Nonlinear Estimation for Autonomous Optical Navigation
thesisposted on 23.05.2021, 16:52 by Stefan Hallgrimson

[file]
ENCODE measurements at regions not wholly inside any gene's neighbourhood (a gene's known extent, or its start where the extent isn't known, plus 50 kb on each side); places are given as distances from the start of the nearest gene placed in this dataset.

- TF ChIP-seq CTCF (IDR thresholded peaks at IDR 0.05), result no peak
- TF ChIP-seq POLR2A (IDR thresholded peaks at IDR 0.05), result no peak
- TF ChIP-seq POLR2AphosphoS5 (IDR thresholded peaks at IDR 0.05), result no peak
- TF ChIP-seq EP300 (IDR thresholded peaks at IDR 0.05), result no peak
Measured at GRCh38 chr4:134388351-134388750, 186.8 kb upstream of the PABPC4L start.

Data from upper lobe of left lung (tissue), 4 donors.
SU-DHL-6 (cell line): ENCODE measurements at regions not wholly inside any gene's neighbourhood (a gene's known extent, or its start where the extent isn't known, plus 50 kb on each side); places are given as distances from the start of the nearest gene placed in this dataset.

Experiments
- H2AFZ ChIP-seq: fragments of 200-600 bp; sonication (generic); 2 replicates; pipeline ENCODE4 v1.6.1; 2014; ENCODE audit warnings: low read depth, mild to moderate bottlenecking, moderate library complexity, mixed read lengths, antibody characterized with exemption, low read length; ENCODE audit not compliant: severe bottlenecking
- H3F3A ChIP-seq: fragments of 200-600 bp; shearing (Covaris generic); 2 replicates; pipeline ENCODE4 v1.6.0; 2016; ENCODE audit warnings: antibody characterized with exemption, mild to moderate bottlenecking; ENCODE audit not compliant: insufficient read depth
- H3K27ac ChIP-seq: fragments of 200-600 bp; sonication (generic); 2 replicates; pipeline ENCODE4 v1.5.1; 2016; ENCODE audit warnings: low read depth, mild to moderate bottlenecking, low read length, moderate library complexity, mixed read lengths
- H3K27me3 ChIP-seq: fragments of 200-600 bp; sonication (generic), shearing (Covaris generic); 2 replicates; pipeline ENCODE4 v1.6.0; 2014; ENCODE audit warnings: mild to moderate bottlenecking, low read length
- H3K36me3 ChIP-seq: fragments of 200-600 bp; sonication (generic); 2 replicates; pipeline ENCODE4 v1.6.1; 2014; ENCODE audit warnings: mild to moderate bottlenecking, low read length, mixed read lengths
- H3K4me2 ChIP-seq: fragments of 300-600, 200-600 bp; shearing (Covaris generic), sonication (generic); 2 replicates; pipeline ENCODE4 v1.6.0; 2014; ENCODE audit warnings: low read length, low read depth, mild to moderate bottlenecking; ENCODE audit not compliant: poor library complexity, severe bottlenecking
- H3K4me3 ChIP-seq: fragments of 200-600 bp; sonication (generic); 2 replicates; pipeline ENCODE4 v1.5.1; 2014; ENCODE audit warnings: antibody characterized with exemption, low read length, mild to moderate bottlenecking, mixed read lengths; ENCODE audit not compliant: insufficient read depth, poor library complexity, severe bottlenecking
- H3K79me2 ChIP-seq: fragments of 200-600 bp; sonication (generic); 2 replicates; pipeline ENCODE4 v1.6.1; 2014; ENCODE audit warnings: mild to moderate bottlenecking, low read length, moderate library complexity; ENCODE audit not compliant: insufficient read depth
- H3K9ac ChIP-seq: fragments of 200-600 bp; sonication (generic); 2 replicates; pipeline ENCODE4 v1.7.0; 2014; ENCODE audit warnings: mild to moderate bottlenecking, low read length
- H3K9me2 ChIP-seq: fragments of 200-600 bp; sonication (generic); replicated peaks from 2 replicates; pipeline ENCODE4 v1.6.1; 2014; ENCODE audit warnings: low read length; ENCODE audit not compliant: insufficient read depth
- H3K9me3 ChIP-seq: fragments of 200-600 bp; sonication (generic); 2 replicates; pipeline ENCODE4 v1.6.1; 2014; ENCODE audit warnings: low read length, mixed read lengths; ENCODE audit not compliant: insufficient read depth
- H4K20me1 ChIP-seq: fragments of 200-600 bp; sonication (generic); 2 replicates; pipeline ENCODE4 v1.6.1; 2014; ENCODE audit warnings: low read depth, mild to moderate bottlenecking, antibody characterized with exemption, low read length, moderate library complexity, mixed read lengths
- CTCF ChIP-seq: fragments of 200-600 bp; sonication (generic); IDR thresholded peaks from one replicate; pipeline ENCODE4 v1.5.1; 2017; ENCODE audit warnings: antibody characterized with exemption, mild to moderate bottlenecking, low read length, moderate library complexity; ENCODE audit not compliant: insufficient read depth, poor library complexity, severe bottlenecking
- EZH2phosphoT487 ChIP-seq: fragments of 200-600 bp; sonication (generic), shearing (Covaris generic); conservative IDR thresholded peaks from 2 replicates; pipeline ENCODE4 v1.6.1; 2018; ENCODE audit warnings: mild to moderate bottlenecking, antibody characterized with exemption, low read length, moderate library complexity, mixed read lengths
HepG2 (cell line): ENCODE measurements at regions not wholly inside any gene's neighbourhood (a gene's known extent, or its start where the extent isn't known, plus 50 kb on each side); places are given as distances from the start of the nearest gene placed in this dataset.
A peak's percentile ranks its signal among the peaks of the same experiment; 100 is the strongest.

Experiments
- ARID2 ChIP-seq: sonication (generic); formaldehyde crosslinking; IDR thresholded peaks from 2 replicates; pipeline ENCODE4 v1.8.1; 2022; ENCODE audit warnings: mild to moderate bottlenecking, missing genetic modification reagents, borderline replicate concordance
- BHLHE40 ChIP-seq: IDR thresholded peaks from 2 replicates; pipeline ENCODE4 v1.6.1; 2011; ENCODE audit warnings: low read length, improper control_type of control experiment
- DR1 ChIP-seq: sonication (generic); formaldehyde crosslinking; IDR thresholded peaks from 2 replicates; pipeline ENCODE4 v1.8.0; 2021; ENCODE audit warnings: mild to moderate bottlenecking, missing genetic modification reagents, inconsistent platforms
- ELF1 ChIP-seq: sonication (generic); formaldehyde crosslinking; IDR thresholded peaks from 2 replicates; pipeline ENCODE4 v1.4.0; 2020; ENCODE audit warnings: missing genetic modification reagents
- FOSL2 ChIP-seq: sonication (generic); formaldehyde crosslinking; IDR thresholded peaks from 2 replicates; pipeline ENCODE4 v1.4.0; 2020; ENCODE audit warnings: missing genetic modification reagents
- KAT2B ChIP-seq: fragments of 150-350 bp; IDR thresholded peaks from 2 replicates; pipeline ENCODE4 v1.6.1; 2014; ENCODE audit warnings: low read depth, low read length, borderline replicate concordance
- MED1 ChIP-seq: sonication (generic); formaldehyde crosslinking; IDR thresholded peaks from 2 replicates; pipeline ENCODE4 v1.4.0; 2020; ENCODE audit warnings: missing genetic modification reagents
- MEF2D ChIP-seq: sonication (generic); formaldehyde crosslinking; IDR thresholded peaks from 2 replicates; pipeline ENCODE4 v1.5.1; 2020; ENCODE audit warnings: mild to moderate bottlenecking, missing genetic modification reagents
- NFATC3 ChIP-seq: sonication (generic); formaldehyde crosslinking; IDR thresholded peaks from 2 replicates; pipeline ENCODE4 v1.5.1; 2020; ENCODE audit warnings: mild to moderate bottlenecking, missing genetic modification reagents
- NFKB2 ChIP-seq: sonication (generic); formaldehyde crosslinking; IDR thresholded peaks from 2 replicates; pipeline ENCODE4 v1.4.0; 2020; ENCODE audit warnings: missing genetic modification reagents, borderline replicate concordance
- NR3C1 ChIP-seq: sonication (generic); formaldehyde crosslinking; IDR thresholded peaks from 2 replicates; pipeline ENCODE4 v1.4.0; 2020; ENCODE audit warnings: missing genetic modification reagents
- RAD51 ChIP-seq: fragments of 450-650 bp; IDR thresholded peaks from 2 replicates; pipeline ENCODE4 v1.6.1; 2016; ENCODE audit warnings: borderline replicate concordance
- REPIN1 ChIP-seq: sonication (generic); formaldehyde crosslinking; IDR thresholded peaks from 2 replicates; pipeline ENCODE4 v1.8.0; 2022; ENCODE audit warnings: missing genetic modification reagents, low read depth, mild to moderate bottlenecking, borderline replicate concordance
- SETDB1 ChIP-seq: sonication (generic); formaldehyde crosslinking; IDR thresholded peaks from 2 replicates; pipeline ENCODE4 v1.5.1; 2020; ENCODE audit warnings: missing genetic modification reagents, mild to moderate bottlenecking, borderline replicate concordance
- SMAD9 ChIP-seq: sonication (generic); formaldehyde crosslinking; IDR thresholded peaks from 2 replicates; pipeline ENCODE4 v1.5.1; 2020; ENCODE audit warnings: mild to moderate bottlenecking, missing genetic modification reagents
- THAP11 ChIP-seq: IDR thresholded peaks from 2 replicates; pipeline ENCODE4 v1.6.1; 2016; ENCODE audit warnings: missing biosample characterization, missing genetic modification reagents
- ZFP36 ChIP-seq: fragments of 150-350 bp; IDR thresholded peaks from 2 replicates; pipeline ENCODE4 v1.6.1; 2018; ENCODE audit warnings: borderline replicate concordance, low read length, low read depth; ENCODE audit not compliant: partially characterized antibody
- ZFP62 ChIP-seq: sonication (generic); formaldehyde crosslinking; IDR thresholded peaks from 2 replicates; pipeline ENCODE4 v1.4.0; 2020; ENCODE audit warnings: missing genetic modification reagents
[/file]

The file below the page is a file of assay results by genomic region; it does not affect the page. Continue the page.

Many interplanetary mission concepts can benefit from autonomous orbit estimation, particularly during critical mission phases. Previous studies have examined the feasibility of optical navigation using nanosatellite class instruments. While promising, these techniques are not without drawbacks. Convergence of the navigation estimates are often sensitive to errors in initial state estimates. This thesis compares various methods to perform nonlinear estimation for autonomous optical navigation. These methods include an extended Kalman filter (EKF), an unscented Kalman filter (UKF), a particle filter (PF), a fixed-lag smoother (FLS), and moving horizon estimation (MHE). The EKF, UKF, and PF can be implemented in real time, while the FLS and MHE implement a delay into the estimation process. To compare the performance of each state estimator three initial reference scenarios around Mars were considered: a hyperbolic flyby, an elliptic orbit and a orbital maneuver using observations of Mars and its moons. Parameter estimation was also explored, where the mass of Mars was to be estimated as a reference parameter in both the hyperbolic and elliptical trajectories. One last reference scenario included a low Earth orbit (LEO) using observations of satellites in a geosynchronous equatorial orbit. In each case, the FLS and MHE showed similar or better performance over each state estimator but at the cost of an increased computation time with respect to the reference EKF. Similarly the UKF was able to provide improved results withe respect to the EKF. While, the PF provided poor estimates in the Mars trajectories but improvements were seen from the UKF and EKF in the LEO scenario.